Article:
For the same reasons, the South Asia Growth Quadrangle (SAGQ) comprising Bangladesh, eastern India, Bhutan, and Nepal deserves more attention and should be part of India's Look East policy. The region, compared to SAARC, enjoys geographical proximity, economic complementarities, and socio-cultural similarities favouring greater economic integration. Previous studies have concluded that power trading within the SAGQ sub-region would confer major benefits on all four countries.
Realising that potential of economic integration will need huge investments in infrastructure. Scarcity of land in Bangladesh and the governance problem of implementing large projects are additional hurdles.  The newly created Asian Infrastructure Investment Bank (AIIB) initiated by China has immense developmental promise for infrastructure development in Asia, particularly by bringing together the two Asian giants, China and India, and by providing China an institutional mechanism to deploy its large pool of accumulated reserves.
The main economic logic of India's Look East policy lies in the fact that South Asia generally has been left behind in the race to integrate into global supply chains, which is a particularly dynamic segment of world trade. India has seen an upsurge of its trade with some of the south-east Asian countries after it implemented the free-trade agreement with the ASEAN in 2010. The question remains whether there will be similar enthusiasm in India for fostering comprehensive regional economic integration with its immediate north-eastern neighbours.
The writer is Chairman, South Asia Network of Economic Research Institutes.
(Extracts from the speech delivered at the “Kolkata Dialogue” of the Look East Economic Summit organised by Indian Chamber of Commerce in Kolkata, January 9, 2015.)

The Daily Star, 25 February 2015

BOTTOM LINE Will sweet words cut any ice?

Barrister Harun ur Rashid

The West Bengal Chief Minister Mamata Banerjee arrived in Dhaka on February 19 for a three day visit. Her entourage includes ministers, businessmen, media and eminent cultural media personalities who are popular in Bangladesh. The visit has drawn widespread attention since it was due to her opposition that the Teesta water agreement could not be signed.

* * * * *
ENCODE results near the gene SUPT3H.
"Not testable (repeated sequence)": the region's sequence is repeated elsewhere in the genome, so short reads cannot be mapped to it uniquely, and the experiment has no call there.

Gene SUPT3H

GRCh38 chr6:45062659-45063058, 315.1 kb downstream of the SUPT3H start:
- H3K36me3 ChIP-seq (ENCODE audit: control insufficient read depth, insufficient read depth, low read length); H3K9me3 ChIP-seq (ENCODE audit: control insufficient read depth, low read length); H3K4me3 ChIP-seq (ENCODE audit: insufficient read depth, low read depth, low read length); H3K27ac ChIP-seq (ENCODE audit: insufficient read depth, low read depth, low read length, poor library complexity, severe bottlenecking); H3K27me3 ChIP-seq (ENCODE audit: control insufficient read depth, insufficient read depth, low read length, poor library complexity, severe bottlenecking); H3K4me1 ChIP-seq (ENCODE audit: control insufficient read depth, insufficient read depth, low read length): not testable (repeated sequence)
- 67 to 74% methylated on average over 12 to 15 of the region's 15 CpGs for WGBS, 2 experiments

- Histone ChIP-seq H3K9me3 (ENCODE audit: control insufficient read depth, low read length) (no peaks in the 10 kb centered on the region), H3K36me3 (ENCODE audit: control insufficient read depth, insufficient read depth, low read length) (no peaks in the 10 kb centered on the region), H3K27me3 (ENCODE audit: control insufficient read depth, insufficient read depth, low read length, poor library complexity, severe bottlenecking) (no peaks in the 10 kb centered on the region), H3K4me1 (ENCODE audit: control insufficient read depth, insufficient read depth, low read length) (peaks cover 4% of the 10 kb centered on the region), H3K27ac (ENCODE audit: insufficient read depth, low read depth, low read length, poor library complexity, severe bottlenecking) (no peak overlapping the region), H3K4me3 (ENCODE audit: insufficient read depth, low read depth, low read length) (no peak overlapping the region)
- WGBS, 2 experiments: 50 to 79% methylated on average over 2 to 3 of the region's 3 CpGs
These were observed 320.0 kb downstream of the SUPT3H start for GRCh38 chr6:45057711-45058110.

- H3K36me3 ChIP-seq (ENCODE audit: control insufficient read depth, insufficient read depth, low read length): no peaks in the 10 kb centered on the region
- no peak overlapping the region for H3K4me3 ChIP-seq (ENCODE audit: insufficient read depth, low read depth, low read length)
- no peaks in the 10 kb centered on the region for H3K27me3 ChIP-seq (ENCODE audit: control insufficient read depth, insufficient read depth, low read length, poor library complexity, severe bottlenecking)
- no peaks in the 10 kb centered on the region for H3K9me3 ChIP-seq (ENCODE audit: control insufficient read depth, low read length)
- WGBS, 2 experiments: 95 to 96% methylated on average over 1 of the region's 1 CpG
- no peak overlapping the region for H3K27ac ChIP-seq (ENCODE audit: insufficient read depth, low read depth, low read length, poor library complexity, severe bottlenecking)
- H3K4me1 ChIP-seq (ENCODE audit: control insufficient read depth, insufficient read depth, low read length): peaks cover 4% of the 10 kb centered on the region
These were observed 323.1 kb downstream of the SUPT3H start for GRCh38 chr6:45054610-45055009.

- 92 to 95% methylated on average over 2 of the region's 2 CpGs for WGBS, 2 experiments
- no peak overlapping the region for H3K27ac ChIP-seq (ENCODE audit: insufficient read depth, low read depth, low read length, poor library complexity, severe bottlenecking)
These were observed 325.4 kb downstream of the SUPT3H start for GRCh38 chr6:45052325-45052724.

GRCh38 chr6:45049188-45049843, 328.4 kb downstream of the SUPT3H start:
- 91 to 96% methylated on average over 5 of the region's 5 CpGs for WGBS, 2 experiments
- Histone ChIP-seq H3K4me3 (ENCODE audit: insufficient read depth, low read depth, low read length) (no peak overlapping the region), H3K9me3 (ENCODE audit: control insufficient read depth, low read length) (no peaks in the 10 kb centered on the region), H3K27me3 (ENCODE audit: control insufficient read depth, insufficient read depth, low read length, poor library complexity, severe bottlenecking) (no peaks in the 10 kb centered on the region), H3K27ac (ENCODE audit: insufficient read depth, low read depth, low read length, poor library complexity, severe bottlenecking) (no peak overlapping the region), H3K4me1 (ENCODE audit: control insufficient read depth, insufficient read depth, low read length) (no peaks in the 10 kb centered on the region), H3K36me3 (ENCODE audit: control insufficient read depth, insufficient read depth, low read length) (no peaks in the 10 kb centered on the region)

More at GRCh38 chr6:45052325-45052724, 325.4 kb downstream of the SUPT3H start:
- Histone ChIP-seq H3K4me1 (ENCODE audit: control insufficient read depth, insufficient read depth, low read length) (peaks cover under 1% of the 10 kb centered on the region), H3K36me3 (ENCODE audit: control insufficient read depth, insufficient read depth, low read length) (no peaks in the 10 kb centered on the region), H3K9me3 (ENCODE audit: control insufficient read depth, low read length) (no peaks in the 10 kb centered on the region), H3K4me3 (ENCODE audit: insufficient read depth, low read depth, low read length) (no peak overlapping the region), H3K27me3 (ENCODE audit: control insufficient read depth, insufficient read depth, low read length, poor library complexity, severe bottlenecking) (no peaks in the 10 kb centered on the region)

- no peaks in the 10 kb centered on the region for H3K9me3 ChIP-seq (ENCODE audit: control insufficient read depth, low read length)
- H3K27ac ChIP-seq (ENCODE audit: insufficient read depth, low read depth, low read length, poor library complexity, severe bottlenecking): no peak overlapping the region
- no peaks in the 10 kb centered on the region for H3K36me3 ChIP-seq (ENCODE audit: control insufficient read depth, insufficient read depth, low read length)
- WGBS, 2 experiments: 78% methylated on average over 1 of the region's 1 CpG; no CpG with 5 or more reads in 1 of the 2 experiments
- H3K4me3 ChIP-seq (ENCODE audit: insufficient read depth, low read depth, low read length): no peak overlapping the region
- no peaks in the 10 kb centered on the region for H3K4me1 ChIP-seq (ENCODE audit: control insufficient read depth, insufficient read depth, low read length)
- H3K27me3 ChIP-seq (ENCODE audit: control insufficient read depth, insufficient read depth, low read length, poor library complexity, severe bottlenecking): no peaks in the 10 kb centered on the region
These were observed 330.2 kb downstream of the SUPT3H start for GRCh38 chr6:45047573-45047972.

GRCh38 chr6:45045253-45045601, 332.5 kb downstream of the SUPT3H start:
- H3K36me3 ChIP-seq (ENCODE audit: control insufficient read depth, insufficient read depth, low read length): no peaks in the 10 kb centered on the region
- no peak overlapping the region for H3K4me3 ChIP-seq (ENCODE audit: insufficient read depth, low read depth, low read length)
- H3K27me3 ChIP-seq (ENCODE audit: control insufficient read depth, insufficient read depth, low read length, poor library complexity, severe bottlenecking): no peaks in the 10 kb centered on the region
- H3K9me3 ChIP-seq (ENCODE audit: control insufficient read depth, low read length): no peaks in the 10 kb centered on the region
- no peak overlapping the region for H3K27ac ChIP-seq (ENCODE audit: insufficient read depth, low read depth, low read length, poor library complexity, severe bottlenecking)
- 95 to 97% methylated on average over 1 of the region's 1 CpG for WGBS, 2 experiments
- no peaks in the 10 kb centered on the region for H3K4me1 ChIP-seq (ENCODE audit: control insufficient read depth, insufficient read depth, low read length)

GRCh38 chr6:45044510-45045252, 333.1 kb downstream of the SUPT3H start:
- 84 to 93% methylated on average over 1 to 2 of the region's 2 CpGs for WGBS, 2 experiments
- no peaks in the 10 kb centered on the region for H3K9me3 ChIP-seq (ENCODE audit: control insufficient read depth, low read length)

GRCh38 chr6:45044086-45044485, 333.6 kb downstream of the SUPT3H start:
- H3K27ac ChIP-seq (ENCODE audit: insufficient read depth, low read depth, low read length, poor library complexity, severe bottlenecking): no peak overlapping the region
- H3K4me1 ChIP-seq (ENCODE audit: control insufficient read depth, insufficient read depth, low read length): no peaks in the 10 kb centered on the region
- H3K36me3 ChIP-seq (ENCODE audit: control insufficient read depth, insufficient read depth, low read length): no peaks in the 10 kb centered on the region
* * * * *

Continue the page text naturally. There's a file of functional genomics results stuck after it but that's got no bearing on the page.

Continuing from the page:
Mamata is quintessentially a politician and observers say “she came, she charmed the people of Bangladesh with her personality and she left, with reassurance of love for Bangladesh.”
On thorny issue of the Land Boundary Agreement which envisaged the swapping of enclaves between the two countries. Ms. Banerjee had earlier opposed that too but recently softened her stand.
The West Bengal Chief Minister Mamata Banerjee sought to reassure the people of Bangladesh ahead of her crucial meeting with Prime Minister Sheikh Hasina: “You may have questions in your mind about Teesta. Please keep faith in me about that. You have some problems, we have some problems. I will discuss that with Hasinaji on February 21 when I meet her. Leave it to us. Don't worry about it. Padma, Megna, Ganga, Jamuna -- we have never seen divisions there. No one will be able to divide us even if they want to,” Ms. Banerjee said in Dhaka.
Her story seems to be that the Central Water Commission is a premier technical organisation of India in the field of water resources and is presently functioning as an attached office of the Ministry of Water Resources, Government of India. Teesta River flows from Sikkim and Sikkim has many water projects which deplete flow of water to West Bengal. If Sikkim can be persuaded by the Modi government to release more water to West Bengal, the chief minister will then be able to share the water with Bangladesh.It may be recalled that in September 2011, Ms. Banerjee had pulled out of a delegation to Dhaka led by then Prime Minister Manmohan Singh, who was expected to make a major announcement on the sharing of the water of the Teesta. She claimed the pact would harm the interests of the people of north Bengal through which the Teesta flows. Her move had embarrassed Manmohan Singh and he was not able to sign the pact.